Understanding the Airport Customs Process

If this will be your first time leaving your home country, or your first time backpacking Europe, then chances are you don’t know what to expect when you first step off that plane in Europe. You’ve finally arrived, but now what happens? Right now it’s all a big mystery, which is possibly a little scary, but also what makes it so exciting. You’ve probably spent months planning and saving. You’ve imagined all the incredible sights you’ll see abroad, and all the good times you’re bound to have. However, you might not have thought much about what actually happens when you first arrive in a foreign country. What does it mean to go through Customs? What’s a landing card? Personally, I hadn’t given it much thought, which caused me to feel a little uncomfortable when I landed in London for the first time. I didn’t really know or understand the whole customs process. Now that I’m familiar with it, it’s much less intimidating, and I feel a lot more comfortable and confident when I arrive in a foreign country. So, what happens when you first arrive in Europe?

You’ve just landed…

When you first arrive in a European country, assuming the majority of people will be arriving by plane, you’ll disembark and follow signs to get to Customs/Passport Control. All the passengers on your plane will also be heading that way, so follow them if you get confused. You’ll walk through a maze-like passageway through the airport to get to Customs.

What is Customs?

Customs is a place at the airport where officials check all incoming travelers, as well as luggage, from international countries, and allows them official entry into the country.

Getting from your plane to where Customs is located in the airport can sometimes take up to 10 minutes to walk to, depending on how large the airport is. It’s designed to lead you directly to Airport Customs, so any other exits will be blocked off. There are usually restrooms along the way, but occasionally there won’t be a restroom until after you get through Customs. Plan accordingly.

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When you arrive at Airport Customs, there can sometimes be a long wait, up to several hours. I’ve had to wait over 2 hours to get through Customs at the Gatwick Airport in London several times. After just getting off a plane, standing around and slowly inching your way up the line isn’t very fun. Especially, when you’re just dying to get outside and explore the new country. (Or when you’re completely jet lagged, and just want to fall asleep standing!) I usually read a book while waiting in line. If you’re flying into less popular cities or smaller airports, it takes far less time. If you’re lucky, there won’t be any wait at all.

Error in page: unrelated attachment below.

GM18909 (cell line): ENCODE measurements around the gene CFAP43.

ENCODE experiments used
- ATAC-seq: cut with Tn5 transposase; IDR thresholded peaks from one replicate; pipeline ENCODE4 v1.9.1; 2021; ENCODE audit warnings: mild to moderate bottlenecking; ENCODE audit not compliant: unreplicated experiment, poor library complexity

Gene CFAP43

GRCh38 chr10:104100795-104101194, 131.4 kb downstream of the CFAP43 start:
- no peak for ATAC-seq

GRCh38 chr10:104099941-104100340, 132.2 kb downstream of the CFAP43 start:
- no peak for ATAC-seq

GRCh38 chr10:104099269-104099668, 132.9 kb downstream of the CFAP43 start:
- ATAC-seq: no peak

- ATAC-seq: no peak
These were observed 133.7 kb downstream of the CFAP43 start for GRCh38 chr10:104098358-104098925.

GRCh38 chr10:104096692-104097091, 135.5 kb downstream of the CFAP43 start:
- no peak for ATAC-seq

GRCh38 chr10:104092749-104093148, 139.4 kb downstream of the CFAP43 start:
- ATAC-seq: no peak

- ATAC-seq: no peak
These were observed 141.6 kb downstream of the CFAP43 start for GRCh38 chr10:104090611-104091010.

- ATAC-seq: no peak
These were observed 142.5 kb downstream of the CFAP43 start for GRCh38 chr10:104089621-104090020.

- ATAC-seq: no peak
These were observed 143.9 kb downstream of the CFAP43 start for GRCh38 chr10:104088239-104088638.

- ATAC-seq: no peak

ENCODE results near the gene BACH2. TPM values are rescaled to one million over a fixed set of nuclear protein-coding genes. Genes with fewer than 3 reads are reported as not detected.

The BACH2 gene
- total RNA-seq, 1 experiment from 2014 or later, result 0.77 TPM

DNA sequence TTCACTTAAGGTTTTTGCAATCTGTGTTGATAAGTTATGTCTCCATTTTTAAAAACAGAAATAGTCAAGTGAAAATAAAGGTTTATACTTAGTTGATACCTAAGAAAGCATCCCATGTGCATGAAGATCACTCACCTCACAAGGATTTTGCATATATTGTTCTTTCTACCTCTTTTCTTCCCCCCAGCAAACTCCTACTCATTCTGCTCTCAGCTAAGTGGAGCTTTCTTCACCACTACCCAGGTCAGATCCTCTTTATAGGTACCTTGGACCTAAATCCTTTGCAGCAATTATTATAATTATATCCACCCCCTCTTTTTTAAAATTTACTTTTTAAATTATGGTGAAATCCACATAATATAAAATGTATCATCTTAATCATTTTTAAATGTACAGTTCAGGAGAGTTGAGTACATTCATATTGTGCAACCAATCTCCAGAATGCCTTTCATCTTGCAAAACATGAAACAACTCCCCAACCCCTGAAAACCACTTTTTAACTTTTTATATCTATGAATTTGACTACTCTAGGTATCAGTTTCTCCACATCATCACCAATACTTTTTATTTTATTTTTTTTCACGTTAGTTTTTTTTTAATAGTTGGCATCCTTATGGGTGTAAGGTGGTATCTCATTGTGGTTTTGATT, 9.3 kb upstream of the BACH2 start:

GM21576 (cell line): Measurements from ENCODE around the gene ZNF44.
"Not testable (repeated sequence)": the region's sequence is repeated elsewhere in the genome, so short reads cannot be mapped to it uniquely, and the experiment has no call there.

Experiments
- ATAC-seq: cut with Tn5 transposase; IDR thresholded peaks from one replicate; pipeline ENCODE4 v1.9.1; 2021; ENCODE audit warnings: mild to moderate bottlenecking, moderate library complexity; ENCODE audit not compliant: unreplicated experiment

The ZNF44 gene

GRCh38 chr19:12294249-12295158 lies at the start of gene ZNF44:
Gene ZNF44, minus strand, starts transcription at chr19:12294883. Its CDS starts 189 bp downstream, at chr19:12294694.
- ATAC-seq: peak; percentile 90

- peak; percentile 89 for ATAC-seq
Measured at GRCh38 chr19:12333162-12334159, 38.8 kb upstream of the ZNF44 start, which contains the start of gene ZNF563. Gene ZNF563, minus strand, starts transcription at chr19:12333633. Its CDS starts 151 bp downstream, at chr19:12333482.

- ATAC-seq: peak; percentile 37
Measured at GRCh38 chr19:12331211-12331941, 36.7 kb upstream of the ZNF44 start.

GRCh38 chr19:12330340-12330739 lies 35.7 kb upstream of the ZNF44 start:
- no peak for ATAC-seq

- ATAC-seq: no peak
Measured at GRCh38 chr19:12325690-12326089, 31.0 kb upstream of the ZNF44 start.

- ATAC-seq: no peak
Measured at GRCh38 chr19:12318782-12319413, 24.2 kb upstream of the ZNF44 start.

Landing Card…

When you first arrive in a country abroad, you’ll be asked to fill out a landing card, which you’ll have to turn in to a customs officer. The flight attendants on your plane will usually pass them out before you arrive. If not, there are stations set up when you first get to Customs. You can go ahead and fill one out at the tables they provide, before getting in line. However, if you happen to have a pen with you, grab a form, and fill it out while you wait in line. I’ve had an entire plane disembark and come rushing to get in line to go through customs, while I was filling the form out at the table. There went another hour of waiting… awesome.

Make sure you have the address of the hostel, or the place you’ll be staying while in the foreign country, easily accessible. I usually pull up a confirmation email of the hostel on my phone, which has the address. However, more than once, my phone has died before I’ve had a chance to fill out the form. I’ve had to find somewhere to charge my phone in order to get the address. So, I’d recommend having a written down copy of the address just in case. You’ll also need to know which flight (name and number) you arrived on, so make sure to keep your plane ticket.

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Going through Customs…

There will be at least two different lines to wait in. One for citizens of the country you’re visiting, and other for foreigners. In Europe, there is a line for E.U. (European Union) citizens, and another for foreigners. Make sure you get in the right line. It’s usually pretty obvious which line is for foreigners, but if you’re confused, look at the passports of others in your line, or ask a customs officer standing nearby.